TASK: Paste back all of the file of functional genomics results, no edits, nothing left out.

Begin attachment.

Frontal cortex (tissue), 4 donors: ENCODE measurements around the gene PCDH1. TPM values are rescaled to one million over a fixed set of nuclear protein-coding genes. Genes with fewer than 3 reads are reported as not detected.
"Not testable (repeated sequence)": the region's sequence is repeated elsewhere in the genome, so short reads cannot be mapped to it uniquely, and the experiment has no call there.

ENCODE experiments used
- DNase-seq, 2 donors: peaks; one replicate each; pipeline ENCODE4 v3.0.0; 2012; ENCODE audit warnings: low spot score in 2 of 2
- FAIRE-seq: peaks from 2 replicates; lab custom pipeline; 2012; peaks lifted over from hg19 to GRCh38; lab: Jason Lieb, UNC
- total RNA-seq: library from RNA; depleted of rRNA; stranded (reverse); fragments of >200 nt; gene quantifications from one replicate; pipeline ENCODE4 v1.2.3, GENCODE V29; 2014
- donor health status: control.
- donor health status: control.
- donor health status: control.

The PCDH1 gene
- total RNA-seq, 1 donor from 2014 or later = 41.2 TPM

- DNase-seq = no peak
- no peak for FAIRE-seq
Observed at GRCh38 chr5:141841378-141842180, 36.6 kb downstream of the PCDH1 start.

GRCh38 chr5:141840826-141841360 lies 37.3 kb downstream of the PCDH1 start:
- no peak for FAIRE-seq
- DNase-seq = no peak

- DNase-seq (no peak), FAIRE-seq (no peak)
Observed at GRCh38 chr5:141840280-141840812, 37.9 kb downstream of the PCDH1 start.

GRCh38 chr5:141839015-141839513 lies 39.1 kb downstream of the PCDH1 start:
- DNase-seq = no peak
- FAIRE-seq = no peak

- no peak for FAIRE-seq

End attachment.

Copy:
Frontal cortex (tissue), 4 donors: ENCODE measurements around the gene PCDH1. TPM values are rescaled to one million over a fixed set of nuclear protein-coding genes. Genes with fewer than 3 reads are reported as not detected.
"Not testable (repeated sequence)": the region's sequence is repeated elsewhere in the genome, so short reads cannot be mapped to it uniquely, and the experiment has no call there.

ENCODE experiments used
- DNase-seq, 2 donors: peaks; one replicate each; pipeline ENCODE4 v3.0.0; 2012; ENCODE audit warnings: low spot score in 2 of 2
- FAIRE-seq: peaks from 2 replicates; lab custom pipeline; 2012; peaks lifted over from hg19 to GRCh38; lab: Jason Lieb, UNC
- total RNA-seq: library from RNA; depleted of rRNA; stranded (reverse); fragments of >200 nt; gene quantifications from one replicate; pipeline ENCODE4 v1.2.3, GENCODE V29; 2014
- donor health status: control.
- donor health status: control.
- donor health status: control.

The PCDH1 gene
- total RNA-seq, 1 donor from 2014 or later = 41.2 TPM

- DNase-seq = no peak
- no peak for FAIRE-seq
Observed at GRCh38 chr5:141841378-141842180, 36.6 kb downstream of the PCDH1 start.

GRCh38 chr5:141840826-141841360 lies 37.3 kb downstream of the PCDH1 start:
- no peak for FAIRE-seq
- DNase-seq = no peak

- DNase-seq (no peak), FAIRE-seq (no peak)
Observed at GRCh38 chr5:141840280-141840812, 37.9 kb downstream of the PCDH1 start.

GRCh38 chr5:141839015-141839513 lies 39.1 kb downstream of the PCDH1 start:
- DNase-seq = no peak
- FAIRE-seq = no peak

- no peak for FAIRE-seq